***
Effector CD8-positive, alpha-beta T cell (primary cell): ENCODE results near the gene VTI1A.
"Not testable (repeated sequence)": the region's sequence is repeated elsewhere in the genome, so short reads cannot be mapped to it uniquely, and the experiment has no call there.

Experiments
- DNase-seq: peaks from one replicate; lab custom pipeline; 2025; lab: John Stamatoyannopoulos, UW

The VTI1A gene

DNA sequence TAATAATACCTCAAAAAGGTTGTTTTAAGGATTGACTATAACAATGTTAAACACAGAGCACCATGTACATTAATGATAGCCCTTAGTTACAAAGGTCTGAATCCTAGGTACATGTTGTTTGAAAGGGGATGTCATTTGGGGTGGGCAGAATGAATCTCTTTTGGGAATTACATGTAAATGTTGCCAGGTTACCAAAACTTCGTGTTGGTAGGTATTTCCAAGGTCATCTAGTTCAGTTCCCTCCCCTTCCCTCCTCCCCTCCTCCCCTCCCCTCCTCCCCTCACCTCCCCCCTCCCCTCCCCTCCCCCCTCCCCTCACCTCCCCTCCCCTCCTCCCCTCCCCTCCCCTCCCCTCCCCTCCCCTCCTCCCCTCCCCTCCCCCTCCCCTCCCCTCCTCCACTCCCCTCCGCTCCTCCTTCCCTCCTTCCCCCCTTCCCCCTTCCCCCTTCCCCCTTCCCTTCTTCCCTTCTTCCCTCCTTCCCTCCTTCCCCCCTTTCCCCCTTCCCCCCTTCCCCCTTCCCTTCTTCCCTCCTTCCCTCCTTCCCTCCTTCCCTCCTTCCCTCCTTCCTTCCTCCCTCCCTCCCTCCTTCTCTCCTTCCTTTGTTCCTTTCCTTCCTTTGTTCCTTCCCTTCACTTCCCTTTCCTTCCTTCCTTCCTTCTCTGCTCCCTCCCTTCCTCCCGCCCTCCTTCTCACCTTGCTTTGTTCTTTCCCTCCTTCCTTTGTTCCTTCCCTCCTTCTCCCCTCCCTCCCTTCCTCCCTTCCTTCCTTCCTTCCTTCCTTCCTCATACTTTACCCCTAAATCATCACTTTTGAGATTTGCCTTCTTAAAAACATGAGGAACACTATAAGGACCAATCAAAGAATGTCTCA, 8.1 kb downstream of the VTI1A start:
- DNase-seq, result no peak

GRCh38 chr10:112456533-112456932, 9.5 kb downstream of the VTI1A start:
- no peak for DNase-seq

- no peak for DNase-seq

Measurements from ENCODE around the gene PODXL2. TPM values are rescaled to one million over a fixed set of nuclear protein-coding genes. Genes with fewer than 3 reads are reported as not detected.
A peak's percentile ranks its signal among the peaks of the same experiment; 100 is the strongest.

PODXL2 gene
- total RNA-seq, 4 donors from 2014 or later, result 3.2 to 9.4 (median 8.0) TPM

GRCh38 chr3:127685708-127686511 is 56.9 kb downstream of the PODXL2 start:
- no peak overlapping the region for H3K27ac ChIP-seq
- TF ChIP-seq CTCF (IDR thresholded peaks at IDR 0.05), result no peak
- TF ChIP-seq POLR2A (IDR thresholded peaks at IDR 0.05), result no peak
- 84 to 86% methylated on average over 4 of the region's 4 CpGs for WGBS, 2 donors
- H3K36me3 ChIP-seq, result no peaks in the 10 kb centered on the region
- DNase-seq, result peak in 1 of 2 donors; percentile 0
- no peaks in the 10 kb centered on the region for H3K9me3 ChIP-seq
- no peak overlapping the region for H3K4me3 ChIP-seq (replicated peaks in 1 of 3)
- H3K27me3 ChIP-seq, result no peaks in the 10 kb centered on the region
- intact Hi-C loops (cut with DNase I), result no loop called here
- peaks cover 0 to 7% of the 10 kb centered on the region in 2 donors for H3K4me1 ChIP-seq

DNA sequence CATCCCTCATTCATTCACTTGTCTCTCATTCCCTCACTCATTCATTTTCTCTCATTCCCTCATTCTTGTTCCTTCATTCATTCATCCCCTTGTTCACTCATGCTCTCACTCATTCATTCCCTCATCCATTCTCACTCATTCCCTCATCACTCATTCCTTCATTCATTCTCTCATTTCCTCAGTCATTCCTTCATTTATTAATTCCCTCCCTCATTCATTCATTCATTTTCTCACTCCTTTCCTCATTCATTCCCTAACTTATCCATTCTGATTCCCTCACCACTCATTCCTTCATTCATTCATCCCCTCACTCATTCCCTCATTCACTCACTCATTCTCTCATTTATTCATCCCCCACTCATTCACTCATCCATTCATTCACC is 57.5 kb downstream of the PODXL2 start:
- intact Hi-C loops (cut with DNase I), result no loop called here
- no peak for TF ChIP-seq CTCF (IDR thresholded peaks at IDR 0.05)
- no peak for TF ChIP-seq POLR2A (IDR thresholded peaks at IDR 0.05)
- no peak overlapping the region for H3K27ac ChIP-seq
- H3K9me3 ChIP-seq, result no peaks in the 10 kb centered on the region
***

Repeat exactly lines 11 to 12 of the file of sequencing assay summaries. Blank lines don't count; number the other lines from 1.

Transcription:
Measurements from ENCODE around the gene PODXL2. TPM values are rescaled to one million over a fixed set of nuclear protein-coding genes. Genes with fewer than 3 reads are reported as not detected.
A peak's percentile ranks its signal among the peaks of the same experiment; 100 is the strongest.